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Japanese Fandom and the Korean Wave: Transforming Japan-Korea Relations, Race, Ethnicity, and Gender through Popular Culture
[CAS Speaker Series] A lecture by Millie Creighton, Associate Professor in the Department of Anthropology, University of British Columbia.
This presentation looks at the popularity of the Korean Wave (Hallyu or Hanryu, involving flows of Korean popular culture such as film, drama, singing groups) in Japan and some of the potential social changes or challenges it inspired. Tracing the introduction and rise of the Korean Wave through television dramas in Japan, and subsequent Japanese drama tourism to Korea, the talk explores how the ‘ethnic erotic economy’ for women within Japan (once emphasizing White Western males) shifted to Korean men, and how the intensive fandom of so-called middle-aged Japanese women challenged age, race, ethnic, and gender hierarchies within Japanese society while giving voice to a category who previously felt unempowered and little listened to or noticed. In addition to age and gender challenges, the presentation addresses issues of minorities and communities of ‘ethnic others’ in two countries once strongly proclaiming identities based on homogeneity now attempting to understand ‘multiculturalism’. Looking at more recent ramifications of the Korean Wave in Japan, the talk addresses its place in Japan’s on-going work, leisure and entertainment culture of established adults, while exploring how it is linked to explorations of ‘gender bending’ in both societies, particularly among youth. The talk also addresses how the popularity of the Korean Wave in Japan, as well as the backlash against it, raises issues of difficult political and cultural relations between Japan, South Korea, North Korea, and at times China.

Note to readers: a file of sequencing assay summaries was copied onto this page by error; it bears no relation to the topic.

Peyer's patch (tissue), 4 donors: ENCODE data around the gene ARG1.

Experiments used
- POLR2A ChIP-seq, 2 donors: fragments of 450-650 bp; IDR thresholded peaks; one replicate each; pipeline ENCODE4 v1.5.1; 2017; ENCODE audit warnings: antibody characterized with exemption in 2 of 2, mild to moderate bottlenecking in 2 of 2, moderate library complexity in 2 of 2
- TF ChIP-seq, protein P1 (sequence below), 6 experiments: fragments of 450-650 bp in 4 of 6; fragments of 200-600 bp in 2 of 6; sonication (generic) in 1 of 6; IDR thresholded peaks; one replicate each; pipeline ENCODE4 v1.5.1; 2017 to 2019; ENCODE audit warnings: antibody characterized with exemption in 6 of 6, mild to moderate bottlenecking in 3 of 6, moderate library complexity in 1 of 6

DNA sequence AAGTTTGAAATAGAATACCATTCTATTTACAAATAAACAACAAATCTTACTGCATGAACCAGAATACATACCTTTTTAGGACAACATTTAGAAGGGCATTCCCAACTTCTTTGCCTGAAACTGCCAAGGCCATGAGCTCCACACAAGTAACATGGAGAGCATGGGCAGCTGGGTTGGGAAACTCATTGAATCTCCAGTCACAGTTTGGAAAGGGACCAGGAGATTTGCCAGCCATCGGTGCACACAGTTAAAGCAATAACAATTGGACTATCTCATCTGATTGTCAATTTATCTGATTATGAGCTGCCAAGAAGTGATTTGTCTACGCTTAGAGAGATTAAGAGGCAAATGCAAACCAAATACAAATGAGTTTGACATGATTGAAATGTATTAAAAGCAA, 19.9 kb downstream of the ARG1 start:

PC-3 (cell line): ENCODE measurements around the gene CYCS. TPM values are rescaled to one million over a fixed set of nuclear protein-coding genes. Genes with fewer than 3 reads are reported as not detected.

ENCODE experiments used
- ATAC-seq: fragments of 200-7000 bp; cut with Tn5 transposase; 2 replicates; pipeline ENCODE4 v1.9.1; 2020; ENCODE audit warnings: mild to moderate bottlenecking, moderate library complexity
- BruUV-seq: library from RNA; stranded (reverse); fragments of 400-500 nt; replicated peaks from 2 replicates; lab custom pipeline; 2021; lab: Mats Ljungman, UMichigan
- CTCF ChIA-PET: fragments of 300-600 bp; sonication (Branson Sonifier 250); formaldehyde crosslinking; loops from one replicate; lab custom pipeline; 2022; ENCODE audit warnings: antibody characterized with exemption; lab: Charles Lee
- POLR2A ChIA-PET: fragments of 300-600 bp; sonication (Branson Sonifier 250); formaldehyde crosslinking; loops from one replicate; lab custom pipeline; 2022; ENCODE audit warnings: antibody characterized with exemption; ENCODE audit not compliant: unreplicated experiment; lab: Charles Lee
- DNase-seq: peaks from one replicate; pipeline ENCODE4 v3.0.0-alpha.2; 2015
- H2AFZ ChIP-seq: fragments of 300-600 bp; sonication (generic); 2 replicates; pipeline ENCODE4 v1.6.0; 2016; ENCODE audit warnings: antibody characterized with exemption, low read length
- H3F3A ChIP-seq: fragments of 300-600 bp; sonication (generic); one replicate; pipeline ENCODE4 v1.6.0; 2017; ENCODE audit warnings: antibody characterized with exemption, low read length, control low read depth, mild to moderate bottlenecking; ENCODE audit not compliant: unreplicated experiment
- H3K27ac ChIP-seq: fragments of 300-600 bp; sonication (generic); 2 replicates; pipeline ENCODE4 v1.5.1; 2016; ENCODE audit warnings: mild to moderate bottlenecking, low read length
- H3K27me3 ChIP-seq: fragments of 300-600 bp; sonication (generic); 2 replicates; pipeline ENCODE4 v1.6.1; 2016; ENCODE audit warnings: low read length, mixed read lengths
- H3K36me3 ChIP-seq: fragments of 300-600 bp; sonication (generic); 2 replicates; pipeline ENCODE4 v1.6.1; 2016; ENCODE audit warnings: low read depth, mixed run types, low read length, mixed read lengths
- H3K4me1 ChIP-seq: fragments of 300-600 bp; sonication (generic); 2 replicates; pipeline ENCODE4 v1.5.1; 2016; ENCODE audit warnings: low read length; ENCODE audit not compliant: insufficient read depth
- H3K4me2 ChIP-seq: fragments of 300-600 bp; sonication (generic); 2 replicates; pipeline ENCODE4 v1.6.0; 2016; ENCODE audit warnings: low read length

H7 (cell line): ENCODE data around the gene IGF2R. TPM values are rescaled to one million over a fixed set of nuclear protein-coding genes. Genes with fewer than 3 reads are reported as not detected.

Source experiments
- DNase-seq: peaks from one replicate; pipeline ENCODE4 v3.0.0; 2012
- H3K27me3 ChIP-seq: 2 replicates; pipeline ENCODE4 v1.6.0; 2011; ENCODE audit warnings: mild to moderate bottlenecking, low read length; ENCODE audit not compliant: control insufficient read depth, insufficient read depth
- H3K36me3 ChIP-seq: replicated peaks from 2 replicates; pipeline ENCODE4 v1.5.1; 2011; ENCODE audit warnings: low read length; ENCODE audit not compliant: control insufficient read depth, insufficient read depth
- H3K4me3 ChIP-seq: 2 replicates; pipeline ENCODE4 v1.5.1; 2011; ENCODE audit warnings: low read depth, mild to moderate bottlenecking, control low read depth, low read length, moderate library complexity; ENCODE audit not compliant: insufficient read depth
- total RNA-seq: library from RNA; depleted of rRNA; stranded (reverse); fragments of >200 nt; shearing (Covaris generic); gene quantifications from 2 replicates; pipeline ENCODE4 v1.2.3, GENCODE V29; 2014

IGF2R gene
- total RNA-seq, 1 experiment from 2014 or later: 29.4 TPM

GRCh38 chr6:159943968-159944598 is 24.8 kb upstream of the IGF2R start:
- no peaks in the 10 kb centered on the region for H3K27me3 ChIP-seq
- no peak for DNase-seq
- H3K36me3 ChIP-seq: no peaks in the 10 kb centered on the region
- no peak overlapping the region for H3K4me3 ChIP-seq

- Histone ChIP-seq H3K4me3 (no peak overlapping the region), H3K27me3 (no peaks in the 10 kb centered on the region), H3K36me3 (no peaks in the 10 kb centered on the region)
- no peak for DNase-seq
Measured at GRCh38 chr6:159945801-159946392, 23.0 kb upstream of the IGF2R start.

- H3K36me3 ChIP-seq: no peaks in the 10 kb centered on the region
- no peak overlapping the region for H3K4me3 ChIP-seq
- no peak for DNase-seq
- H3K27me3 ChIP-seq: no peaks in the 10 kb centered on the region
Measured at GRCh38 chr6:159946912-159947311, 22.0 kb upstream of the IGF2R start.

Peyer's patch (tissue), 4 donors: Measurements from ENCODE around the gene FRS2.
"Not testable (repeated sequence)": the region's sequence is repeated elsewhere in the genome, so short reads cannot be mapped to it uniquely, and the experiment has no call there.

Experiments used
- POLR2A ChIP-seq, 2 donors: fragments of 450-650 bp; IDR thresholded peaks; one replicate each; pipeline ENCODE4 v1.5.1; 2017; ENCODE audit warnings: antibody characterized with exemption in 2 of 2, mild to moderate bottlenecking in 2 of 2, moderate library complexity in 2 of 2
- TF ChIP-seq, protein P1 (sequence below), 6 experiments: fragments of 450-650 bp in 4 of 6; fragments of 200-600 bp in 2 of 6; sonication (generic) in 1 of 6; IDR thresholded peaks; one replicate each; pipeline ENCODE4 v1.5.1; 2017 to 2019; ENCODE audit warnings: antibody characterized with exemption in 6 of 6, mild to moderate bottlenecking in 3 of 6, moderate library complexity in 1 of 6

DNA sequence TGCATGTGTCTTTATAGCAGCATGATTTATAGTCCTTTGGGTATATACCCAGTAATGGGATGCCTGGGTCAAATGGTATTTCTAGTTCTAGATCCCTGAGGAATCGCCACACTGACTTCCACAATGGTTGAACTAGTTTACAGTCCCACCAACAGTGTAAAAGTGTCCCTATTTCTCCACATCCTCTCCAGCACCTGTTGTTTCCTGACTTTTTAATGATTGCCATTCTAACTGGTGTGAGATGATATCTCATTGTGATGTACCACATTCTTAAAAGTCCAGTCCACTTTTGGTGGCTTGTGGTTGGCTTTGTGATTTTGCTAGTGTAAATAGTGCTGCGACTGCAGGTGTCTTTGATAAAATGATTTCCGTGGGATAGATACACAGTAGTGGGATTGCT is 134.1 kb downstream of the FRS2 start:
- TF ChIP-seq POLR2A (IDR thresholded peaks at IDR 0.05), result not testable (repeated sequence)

This event is sponsored by the Center for Asian Studies, the Korea Foundation, the Northeast Asia Council of the Association for Asian Studies, and the President's Fund for the Humanities.
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